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  1. #1
    Join Date
    Nov 2009
    Location
    Halifax, Nova Scotia, Canada
    Posts
    1,976

    Default TBH Inspection Tip: The "Bee-Down Strip"

    I learned this from IBRed (Riley N from Modesto CA):

    I was having a hard time during hive inspections, as I found it difficult to get bees to go down between bars as I tried to put bars back together.

    I found that the bees tend to get squished between bars as you try to squeeze bars together, and on a hot day if can get difficult to be patient. I found this problem to make inspections longer than I wanted them to be, resulting in more stress on the bees (and me).

    During my earlier thread on TBH Management, IBRed made a suggestion which I found so helpful that I wanted to pull it out and make a separate post of it.

    He suggests having a tool which is simply a strip of wood, metal or some other material that is as long (or longer) than the top bars, and is about 1/16 of an inch (1.5-2mm) thick (height doesn't matter so much). A long thin strip - kind of like a ruler.

    To use it, you just move your bars close together, until you're just down to the width of a bee - almost beginning to squish. Then you gently set your "bee-down strip" in that space, on top of the bees. The strip moves them down under the bar, as you've effectively divided that space to a point where it's too small for them - but you haven't injured them.

    Then you squeeze your bars together against the bee-down strip, which keeps them from coming back up into the space. One you've got it pinched, you pull it up out and finish pressing the bars together. Presto.

    I used a metal framing square and found it worked pretty well, but IBRed warns that anything thicker than 1/16 will allow a few bees to get their heads pinched. He crafted one by ripping a 1/16" strip of wood with a table saw. You could probably use a lot of things.

    I have found this tool and method to greatly increase both the speed and pleasure of an inspection.

    You may know this method, or have one which works as well for you, but I find it quite difficult as a beginner with top bar hives to get useful and timely information regarding management. Forums are great, but compared to the activity and information available to Lang users - its a tiny pool of information.

    I hope this helps you, and I encourage you to share your own ideas - however small.

    The little things can make a big difference.


    Adam

  2. #2
    Join Date
    Aug 2010
    Location
    Stoke on trent,UK
    Posts
    42

    Default Re: TBH Inspection Tip: The "Bee-Down Strip"

    I have two TBHs - started this year. Same problem: same solution: I use a turkey feather which is from the tail of a male - about 18inches long. It's also fairly rigid

    Works perfectly.

    I leave one feather in each hive above the topbars ready for immediate use and since our male is moulting and has lost all his tail feathers I have about 15 as back-up....

    I imagine goose tail feathers would work ...

  3. #3
    Join Date
    Aug 2002
    Location
    Casper, Wy, USA
    Posts
    804

    Default Re: TBH Inspection Tip: The "Bee-Down Strip"

    Hi Guys,

    What a neat solution. I've added bee-down strips as a necessary addition to my tbh toolbox. It's a gem of an idea and I included it on my blog and web pages at:

    http://beenatural.wordpress.com/2010...ee-down-strip/

    Thanks for the idea, the find, and for sharing.

    Regards - Dennis
    Thinking of turkeys. Still wish I could keep a few.
    Last edited by BWrangler; 08-28-2010 at 09:18 PM.
    I once wrangled bees. But now, knowing better, I just let them bee.
    http://talkingstick.me/category/bees/

  4. #4
    Join Date
    Jun 2008
    Location
    Portland, OR, USA
    Posts
    641

    Default Re: TBH Inspection Tip: The "Bee-Down Strip"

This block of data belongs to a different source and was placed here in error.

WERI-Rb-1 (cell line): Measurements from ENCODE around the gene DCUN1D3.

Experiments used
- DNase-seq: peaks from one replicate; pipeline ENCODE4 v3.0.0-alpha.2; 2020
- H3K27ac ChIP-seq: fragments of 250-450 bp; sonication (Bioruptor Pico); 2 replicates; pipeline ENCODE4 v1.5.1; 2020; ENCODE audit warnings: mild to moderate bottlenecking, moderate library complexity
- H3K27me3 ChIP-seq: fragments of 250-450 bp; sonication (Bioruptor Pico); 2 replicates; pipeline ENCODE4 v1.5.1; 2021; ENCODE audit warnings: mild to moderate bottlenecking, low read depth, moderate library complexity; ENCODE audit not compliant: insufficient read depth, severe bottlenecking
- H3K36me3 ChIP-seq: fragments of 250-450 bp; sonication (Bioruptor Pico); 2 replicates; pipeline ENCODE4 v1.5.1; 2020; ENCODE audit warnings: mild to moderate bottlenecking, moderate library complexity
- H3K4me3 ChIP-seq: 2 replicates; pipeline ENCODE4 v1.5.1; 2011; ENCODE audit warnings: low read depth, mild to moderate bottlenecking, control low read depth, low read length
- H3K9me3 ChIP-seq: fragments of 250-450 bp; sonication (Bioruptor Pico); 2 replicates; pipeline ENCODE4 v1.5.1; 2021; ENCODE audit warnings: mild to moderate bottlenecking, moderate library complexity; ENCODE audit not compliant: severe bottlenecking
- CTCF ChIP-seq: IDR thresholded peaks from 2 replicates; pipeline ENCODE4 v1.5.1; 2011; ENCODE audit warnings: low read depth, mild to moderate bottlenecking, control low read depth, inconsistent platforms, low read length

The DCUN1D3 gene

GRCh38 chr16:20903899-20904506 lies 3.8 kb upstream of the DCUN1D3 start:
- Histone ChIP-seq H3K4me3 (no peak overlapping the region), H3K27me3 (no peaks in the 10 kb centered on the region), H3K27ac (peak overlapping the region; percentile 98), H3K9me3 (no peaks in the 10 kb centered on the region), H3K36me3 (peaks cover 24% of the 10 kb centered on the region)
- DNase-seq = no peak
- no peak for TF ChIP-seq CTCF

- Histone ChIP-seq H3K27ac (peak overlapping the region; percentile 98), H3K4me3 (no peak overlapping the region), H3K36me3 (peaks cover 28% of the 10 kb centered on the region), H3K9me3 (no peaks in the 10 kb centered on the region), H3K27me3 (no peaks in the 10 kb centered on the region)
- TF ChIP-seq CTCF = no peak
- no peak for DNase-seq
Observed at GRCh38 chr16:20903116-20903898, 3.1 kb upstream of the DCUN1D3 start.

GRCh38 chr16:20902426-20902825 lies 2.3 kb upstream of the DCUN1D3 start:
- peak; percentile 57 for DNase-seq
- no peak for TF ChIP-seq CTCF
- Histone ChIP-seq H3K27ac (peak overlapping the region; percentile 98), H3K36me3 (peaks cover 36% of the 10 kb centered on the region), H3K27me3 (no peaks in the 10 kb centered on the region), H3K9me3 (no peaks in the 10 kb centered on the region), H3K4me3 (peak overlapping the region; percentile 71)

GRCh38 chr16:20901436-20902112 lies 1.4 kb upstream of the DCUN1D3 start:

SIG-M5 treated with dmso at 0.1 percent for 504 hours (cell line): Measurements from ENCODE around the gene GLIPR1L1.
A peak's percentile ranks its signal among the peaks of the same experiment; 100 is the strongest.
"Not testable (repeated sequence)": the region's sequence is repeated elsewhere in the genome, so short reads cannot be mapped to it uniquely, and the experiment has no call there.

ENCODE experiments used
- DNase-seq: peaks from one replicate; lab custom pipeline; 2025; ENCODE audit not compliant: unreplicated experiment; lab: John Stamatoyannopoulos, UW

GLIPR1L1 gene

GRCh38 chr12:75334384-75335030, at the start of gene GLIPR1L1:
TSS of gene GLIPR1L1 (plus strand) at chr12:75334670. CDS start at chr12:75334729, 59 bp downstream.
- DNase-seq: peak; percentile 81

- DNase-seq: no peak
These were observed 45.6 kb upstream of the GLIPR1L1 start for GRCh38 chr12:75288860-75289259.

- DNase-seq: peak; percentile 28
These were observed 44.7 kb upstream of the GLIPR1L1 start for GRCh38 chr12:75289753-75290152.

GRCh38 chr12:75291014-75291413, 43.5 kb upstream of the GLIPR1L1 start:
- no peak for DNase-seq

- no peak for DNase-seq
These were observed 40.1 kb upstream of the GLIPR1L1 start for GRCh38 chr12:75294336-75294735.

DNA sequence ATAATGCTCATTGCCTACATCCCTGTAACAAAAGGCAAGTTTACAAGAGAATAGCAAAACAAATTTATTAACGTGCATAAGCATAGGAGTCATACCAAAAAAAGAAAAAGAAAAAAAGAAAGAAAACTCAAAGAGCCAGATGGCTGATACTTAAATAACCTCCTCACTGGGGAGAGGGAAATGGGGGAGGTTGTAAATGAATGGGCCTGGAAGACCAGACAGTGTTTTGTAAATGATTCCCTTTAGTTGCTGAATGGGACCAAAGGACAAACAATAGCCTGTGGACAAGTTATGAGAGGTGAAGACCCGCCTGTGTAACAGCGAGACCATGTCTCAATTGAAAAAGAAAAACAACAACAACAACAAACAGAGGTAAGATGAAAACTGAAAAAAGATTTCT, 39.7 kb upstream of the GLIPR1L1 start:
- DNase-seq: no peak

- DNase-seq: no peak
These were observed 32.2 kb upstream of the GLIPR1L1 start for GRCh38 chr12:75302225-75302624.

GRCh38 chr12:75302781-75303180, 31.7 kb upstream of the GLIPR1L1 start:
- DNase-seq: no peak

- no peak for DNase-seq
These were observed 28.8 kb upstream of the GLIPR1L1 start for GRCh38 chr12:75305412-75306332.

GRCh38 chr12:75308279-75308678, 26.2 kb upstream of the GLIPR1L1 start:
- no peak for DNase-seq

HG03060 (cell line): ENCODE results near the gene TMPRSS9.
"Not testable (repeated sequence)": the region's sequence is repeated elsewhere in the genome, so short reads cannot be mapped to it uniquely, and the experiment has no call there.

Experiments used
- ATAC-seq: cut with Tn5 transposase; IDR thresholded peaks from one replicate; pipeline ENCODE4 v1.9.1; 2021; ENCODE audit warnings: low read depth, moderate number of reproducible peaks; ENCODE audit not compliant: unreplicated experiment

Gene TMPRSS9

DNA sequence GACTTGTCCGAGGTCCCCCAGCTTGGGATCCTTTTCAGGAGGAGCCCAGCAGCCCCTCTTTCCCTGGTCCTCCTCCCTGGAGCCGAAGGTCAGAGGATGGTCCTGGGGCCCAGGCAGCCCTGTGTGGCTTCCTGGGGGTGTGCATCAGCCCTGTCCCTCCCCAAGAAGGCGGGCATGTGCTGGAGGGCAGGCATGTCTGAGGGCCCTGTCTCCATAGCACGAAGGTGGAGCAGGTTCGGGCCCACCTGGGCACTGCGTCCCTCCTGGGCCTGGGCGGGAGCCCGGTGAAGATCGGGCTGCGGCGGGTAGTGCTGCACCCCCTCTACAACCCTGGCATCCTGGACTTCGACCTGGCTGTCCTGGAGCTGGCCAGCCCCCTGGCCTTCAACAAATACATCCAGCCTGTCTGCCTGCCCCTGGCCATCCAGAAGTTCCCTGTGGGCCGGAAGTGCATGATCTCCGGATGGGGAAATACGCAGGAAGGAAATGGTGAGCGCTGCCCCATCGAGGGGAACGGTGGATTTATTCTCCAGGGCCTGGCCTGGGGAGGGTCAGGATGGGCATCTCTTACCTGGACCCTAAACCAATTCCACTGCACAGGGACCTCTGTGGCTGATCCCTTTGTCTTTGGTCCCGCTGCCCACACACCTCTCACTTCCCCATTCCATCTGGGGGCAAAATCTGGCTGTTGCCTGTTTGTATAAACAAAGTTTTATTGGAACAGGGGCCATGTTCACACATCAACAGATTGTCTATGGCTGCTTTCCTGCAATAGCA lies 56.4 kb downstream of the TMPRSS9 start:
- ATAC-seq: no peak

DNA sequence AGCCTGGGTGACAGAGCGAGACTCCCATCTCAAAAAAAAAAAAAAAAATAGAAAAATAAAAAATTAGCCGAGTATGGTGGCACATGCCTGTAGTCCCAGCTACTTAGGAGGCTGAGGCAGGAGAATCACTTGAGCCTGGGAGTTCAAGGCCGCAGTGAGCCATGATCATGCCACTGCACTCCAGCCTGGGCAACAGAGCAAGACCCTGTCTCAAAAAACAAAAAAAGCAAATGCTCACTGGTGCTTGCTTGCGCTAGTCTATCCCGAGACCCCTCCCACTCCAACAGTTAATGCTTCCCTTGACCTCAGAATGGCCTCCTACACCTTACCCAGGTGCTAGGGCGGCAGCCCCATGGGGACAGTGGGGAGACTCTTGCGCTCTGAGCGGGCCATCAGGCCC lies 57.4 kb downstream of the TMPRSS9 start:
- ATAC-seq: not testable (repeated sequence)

Definitely a good idea I'll keep in mind next time a customer asks. Personally, I've haven't found it terribly difficult to get the bars back together using the bump/scissor technique, but I'll give this a try tomorrow as I inspect!

    Cheers,
    Matt

  5. #5
    Join Date
    Jun 2009
    Location
    Lewiston, MI, USA
    Posts
    211

    Default Re: TBH Inspection Tip: The "Bee-Down Strip"

    Awesome suggestion! I'm looking forward to cutting down my inspection time.

  6. #6
    Join Date
    Jan 2009
    Location
    Cookeville, TN, USA
    Posts
    4,112

    Default Re: TBH Inspection Tip: The "Bee-Down Strip"

    Thanks. I don't have top bar hives, but I do have a few top bars that have found their way into my langs - and cause more or less the same issue. A turkey wing feather is already in my tool box in lieu of a brush.

  7. #7
    Join Date
    Nov 2010
    Location
    Postville, Iowa, USA
    Posts
    380

    Default Re: TBH Inspection Tip: The "Bee-Down Strip"

    Bump! This might be helpful to new TBH folks....

  8. #8
    Join Date
    Jun 2010
    Location
    Nueces, TX, USA
    Posts
    139

    Default Re: TBH Inspection Tip: The "Bee-Down Strip"

    I need to get around to making something similar myself, I just use the bounce technique as someone else mentioned, it can take a while.

  9. #9
    Join Date
    May 2011
    Location
    Jackson, MI
    Posts
    11

    Default Re: TBH Inspection Tip: The "Bee-Down Strip"

    Great idea, the squishing problem was deterring me from doing a thorough inspection (along with mother nature). I'll give this a try! Thank you for posting

  10. #10
    Join Date
    Nov 2010
    Location
    Postville, Iowa, USA
    Posts
    380

    Default Re: TBH Inspection Tip: The "Bee-Down Strip"

    My "bee down strip" is a stainless steel woodworking ruler that is about as long as my top bars are. I think I got it from Menards/Lowes/Home Depot. It is light weight, thin enough for the purpose, and easy to clean. It is a little taller than my bars so it is easy to grasp and remove once the bars are closed up around the ruler. The best part is that I didn't have to make it.

    How I use it -- when the gap between a pair of bars is down to about one bee space, more or less, I close one end of the gap so it is just wide enough for the bee-down strip. I slip the ruler into that narrow gap and rest it on that side of the hive. That that part of the gap will now be bee free, so I only have to focus on bee heads and butts along the other end of the gap, not the whole thing. I gently lower the other end of the ruler down between the bars until it too is resting on the side of the hive. Close up that end of the gap, slip the ruler out, then finish closing up.